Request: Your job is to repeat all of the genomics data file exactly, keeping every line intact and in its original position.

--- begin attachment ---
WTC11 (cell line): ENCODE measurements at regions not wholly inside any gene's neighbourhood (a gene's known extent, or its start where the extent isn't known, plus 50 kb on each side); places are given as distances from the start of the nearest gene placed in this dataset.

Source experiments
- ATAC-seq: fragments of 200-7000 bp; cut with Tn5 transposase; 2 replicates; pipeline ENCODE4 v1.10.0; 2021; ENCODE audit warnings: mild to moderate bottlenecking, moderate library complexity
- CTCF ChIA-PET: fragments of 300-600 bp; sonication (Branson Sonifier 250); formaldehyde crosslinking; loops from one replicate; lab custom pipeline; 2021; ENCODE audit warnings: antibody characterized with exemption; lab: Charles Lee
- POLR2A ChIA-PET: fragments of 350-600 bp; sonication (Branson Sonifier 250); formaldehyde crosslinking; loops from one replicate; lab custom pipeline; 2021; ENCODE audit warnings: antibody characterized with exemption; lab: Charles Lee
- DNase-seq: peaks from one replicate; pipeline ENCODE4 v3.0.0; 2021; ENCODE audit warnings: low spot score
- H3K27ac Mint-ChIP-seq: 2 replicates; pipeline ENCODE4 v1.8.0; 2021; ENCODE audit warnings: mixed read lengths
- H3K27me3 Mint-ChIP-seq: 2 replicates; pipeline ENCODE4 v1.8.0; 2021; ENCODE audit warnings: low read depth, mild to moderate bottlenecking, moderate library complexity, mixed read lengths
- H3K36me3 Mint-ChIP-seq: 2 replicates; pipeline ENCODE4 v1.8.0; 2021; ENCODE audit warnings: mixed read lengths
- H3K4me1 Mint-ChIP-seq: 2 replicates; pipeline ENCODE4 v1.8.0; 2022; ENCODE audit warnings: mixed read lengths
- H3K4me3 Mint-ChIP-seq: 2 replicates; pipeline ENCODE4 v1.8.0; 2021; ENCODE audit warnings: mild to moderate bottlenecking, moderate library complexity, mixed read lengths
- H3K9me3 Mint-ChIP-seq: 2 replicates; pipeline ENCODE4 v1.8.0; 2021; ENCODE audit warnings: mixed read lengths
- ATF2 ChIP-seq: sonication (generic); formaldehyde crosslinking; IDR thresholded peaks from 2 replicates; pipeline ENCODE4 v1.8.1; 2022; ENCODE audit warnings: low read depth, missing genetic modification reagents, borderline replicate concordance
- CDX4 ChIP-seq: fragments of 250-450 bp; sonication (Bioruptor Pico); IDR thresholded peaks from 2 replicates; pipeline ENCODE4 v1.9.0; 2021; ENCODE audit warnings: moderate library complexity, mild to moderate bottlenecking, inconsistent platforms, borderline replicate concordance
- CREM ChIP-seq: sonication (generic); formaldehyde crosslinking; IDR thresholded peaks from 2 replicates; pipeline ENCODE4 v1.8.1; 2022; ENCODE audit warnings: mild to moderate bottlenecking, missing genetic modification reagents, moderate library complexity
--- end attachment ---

WTC11 (cell line): ENCODE measurements at regions not wholly inside any gene's neighbourhood (a gene's known extent, or its start where the extent isn't known, plus 50 kb on each side); places are given as distances from the start of the nearest gene placed in this dataset.

Source experiments
- ATAC-seq: fragments of 200-7000 bp; cut with Tn5 transposase; 2 replicates; pipeline ENCODE4 v1.10.0; 2021; ENCODE audit warnings: mild to moderate bottlenecking, moderate library complexity
- CTCF ChIA-PET: fragments of 300-600 bp; sonication (Branson Sonifier 250); formaldehyde crosslinking; loops from one replicate; lab custom pipeline; 2021; ENCODE audit warnings: antibody characterized with exemption; lab: Charles Lee
- POLR2A ChIA-PET: fragments of 350-600 bp; sonication (Branson Sonifier 250); formaldehyde crosslinking; loops from one replicate; lab custom pipeline; 2021; ENCODE audit warnings: antibody characterized with exemption; lab: Charles Lee
- DNase-seq: peaks from one replicate; pipeline ENCODE4 v3.0.0; 2021; ENCODE audit warnings: low spot score
- H3K27ac Mint-ChIP-seq: 2 replicates; pipeline ENCODE4 v1.8.0; 2021; ENCODE audit warnings: mixed read lengths
- H3K27me3 Mint-ChIP-seq: 2 replicates; pipeline ENCODE4 v1.8.0; 2021; ENCODE audit warnings: low read depth, mild to moderate bottlenecking, moderate library complexity, mixed read lengths
- H3K36me3 Mint-ChIP-seq: 2 replicates; pipeline ENCODE4 v1.8.0; 2021; ENCODE audit warnings: mixed read lengths
- H3K4me1 Mint-ChIP-seq: 2 replicates; pipeline ENCODE4 v1.8.0; 2022; ENCODE audit warnings: mixed read lengths
- H3K4me3 Mint-ChIP-seq: 2 replicates; pipeline ENCODE4 v1.8.0; 2021; ENCODE audit warnings: mild to moderate bottlenecking, moderate library complexity, mixed read lengths
- H3K9me3 Mint-ChIP-seq: 2 replicates; pipeline ENCODE4 v1.8.0; 2021; ENCODE audit warnings: mixed read lengths
- ATF2 ChIP-seq: sonication (generic); formaldehyde crosslinking; IDR thresholded peaks from 2 replicates; pipeline ENCODE4 v1.8.1; 2022; ENCODE audit warnings: low read depth, missing genetic modification reagents, borderline replicate concordance
- CDX4 ChIP-seq: fragments of 250-450 bp; sonication (Bioruptor Pico); IDR thresholded peaks from 2 replicates; pipeline ENCODE4 v1.9.0; 2021; ENCODE audit warnings: moderate library complexity, mild to moderate bottlenecking, inconsistent platforms, borderline replicate concordance
- CREM ChIP-seq: sonication (generic); formaldehyde crosslinking; IDR thresholded peaks from 2 replicates; pipeline ENCODE4 v1.8.1; 2022; ENCODE audit warnings: mild to moderate bottlenecking, missing genetic modification reagents, moderate library complexity